Rebecca Brady looked in disbelief when she heard the announcement: her startup, Top Seedz, had won the $1 million grand prize in the 43North business plan competition on Thursday.
“Total shock – I wasn’t expecting it at all,” said Brady, the founder of an artisan cracker and seed business based in Cheektowaga. “I was even thinking, ‘I don’t even mind if I don’t get (a $500,000 runner-up prize). That’s OK, I’ve done well to get this far.’ ”
She fared much better than that. Brady won over a panel of judges who picked a $1 million grand prize winner and seven runners-up who won $500,000 each in the program at Shea's Buffalo Theatre. Two other finalists in the field of 10 won no prize money.
Brady, a New Zealand native, launched Top Seedz in 2017, with $5,000 in seed money. She outlined her plans to scale up the business and get her products into thousands of stores in the next few years. Automation will be a key part of its development, but the business also plans to expand its workforce beyond its current 20 employees, she said.
"We want to employ a lot of people," including a bigger sales force, Brady said.
“I was so impressed with Top Seedz – the business model, the founder,” said Brian Brackeen, one of the six judges. “At this stage, it’s always about the founder, really.
“She’s bubbly, bright intelligent,” he said. “She can take this to the next level.”
The judges complimented her products during the competition. Brackeen said at the end of her pitch: "Whether you win or lose tonight, I'm very interested in investing."
The finalists had two minutes to make their pitches, and then answered questions. Four of them were locally based. The last locally based startup to win the competition was ACV Auctions, in 2015.
Brady shared the credit for the win. "It's not just me, it's a whole team of people who have done this."
The 10 finalists advanced from a qualifying round, before a different set of judges, at Seneca One tower on Wednesday. Nine other finalists didn't make the cut.
This was the seventh edition of the 43North competition. The 10 finalists who reached the stage emerged from a pool of 320 applicants this year.
The 43North competition returned this year after a one-year hiatus. This was the first time the competition was held since ACV went public. ACV had already become the region's first startup "unicorn," by surpassing $1 billion in valuation.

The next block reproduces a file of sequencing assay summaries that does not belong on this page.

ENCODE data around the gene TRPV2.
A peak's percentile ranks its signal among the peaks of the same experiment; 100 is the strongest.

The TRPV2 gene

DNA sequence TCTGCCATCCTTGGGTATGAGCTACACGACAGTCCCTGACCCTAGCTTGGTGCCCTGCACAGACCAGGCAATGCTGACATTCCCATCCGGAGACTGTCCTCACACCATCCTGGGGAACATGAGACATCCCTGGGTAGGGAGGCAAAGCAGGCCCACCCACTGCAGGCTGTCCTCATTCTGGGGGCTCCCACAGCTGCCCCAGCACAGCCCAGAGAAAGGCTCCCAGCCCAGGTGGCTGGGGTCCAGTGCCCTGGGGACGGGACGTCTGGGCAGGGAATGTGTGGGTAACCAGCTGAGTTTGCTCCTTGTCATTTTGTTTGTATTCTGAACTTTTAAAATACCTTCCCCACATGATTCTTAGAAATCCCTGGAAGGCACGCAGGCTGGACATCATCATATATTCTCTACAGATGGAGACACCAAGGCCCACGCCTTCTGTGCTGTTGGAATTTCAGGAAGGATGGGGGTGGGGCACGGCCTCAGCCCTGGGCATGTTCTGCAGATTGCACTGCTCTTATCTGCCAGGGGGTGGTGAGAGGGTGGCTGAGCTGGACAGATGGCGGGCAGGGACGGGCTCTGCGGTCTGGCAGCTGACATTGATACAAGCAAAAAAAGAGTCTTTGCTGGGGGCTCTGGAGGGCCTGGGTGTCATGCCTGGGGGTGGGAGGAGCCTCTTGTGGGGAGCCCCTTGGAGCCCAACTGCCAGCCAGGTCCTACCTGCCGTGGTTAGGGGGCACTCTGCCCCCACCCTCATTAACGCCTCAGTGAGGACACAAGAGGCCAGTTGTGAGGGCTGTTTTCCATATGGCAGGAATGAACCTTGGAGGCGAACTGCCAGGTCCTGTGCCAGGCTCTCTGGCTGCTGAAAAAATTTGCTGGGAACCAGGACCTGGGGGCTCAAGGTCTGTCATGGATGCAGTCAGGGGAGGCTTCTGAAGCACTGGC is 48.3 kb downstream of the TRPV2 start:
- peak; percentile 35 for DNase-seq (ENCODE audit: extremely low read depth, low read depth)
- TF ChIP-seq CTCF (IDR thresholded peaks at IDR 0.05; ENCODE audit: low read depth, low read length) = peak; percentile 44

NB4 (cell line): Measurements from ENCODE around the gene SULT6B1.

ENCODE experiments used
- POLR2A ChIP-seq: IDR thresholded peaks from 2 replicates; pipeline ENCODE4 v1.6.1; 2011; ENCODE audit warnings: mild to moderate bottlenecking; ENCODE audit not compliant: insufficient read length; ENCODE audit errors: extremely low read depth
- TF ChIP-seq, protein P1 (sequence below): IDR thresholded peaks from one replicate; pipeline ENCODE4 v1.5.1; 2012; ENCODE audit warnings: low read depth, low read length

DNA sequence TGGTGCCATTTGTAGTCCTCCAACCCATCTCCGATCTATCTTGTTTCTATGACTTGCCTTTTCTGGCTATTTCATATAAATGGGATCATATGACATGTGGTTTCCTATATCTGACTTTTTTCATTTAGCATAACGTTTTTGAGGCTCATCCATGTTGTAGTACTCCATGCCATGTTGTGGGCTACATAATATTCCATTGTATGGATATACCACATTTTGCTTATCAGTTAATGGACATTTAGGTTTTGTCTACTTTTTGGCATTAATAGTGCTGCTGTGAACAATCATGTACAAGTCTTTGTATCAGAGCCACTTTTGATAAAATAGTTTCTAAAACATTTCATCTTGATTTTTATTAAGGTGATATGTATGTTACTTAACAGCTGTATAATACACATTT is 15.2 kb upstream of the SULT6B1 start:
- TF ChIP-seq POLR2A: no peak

Colleen Heidinger, 43North's president, praised the grand prize winner. She noted Top Seedz was a previous prize winner in another startup competition, Ignite Buffalo.
"This momentum is building, and it's exactly what we look for in a developing ecosystem," Heidinger said. All eight prize winners are obligated to base their business in Buffalo for at least one year, and 43North gets a 5% equity stake in the companies.
In addition to the $1 million grand prize winner, seven finalists won $500,000 each on Thursday. They are:
BetterMynd: Buffalo, online therapy program for college students.
Big Wheelbarrow: Austin, Texas, digital platform helping food distributors and grocers manage their supply chains.
Flox: London, England, artificial intelligence applied to chicken farming, to improve bird welfare and flock performance.
Infiuss Health: San Jose, Calif., platform supporting remote research and clinical trials in Africa.
ShearShare: McKinney, Texas, barbershop and salon booth rental app.
Verivend: Buffalo, secure, cloud-based network is aimed at allowing businesses to pay and get paid quickly.
Zealot Interactive: Arlington, Va., "Peloton for music," featuring augmented streaming video lessons that are paired with optional hardware.
Two finalists did not win prize money:
NixCode: Kalamazoo, Mich., technology to simplify mobile app development for nontechnical innovators.
Ognomy: Williamsville, app for testing, diagnosing and treating sleep apnea.
Photos: 43North finals at Shea's
$1 million crackers
Return to Shea's
3,000 in attendance
Delivering the pitch
Made in Buffalo
It's happening here
Top Seedz wins top prize
Rocking on stage
Woman of the hour